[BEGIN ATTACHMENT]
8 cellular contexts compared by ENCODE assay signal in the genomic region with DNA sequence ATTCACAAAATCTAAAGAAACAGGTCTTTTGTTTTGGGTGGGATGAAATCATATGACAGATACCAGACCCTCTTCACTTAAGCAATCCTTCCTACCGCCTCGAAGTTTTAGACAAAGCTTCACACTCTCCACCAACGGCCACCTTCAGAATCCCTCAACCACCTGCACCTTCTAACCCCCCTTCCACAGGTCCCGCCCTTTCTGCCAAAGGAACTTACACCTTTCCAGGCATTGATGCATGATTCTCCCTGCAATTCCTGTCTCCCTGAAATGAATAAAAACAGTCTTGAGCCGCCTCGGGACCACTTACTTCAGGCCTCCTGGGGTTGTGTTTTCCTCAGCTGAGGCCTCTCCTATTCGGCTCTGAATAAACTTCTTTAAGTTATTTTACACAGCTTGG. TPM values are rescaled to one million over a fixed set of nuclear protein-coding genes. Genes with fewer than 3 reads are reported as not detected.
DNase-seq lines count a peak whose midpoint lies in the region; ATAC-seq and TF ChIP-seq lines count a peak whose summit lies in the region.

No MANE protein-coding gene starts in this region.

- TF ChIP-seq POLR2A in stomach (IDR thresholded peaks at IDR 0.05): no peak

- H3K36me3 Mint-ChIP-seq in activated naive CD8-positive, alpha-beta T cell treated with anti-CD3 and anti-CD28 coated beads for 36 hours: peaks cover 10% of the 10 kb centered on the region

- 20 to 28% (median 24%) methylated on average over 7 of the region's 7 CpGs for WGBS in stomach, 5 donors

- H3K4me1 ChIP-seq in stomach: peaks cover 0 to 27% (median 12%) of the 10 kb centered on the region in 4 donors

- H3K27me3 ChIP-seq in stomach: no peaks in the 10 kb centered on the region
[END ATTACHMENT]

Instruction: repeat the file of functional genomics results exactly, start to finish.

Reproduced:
8 cellular contexts compared by ENCODE assay signal in the genomic region with DNA sequence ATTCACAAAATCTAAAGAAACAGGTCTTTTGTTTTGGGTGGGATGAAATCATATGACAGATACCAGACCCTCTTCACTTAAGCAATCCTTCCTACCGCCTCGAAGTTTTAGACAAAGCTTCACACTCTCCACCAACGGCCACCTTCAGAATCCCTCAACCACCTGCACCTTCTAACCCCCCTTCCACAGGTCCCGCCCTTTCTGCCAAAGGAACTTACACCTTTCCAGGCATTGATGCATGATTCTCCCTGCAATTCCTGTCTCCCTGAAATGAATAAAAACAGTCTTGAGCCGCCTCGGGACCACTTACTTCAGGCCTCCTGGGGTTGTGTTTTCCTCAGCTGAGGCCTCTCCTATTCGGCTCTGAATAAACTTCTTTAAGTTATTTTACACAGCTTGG. TPM values are rescaled to one million over a fixed set of nuclear protein-coding genes. Genes with fewer than 3 reads are reported as not detected.
DNase-seq lines count a peak whose midpoint lies in the region; ATAC-seq and TF ChIP-seq lines count a peak whose summit lies in the region.

No MANE protein-coding gene starts in this region.

- TF ChIP-seq POLR2A in stomach (IDR thresholded peaks at IDR 0.05): no peak

- H3K36me3 Mint-ChIP-seq in activated naive CD8-positive, alpha-beta T cell treated with anti-CD3 and anti-CD28 coated beads for 36 hours: peaks cover 10% of the 10 kb centered on the region

- 20 to 28% (median 24%) methylated on average over 7 of the region's 7 CpGs for WGBS in stomach, 5 donors

- H3K4me1 ChIP-seq in stomach: peaks cover 0 to 27% (median 12%) of the 10 kb centered on the region in 4 donors

- H3K27me3 ChIP-seq in stomach: no peaks in the 10 kb centered on the region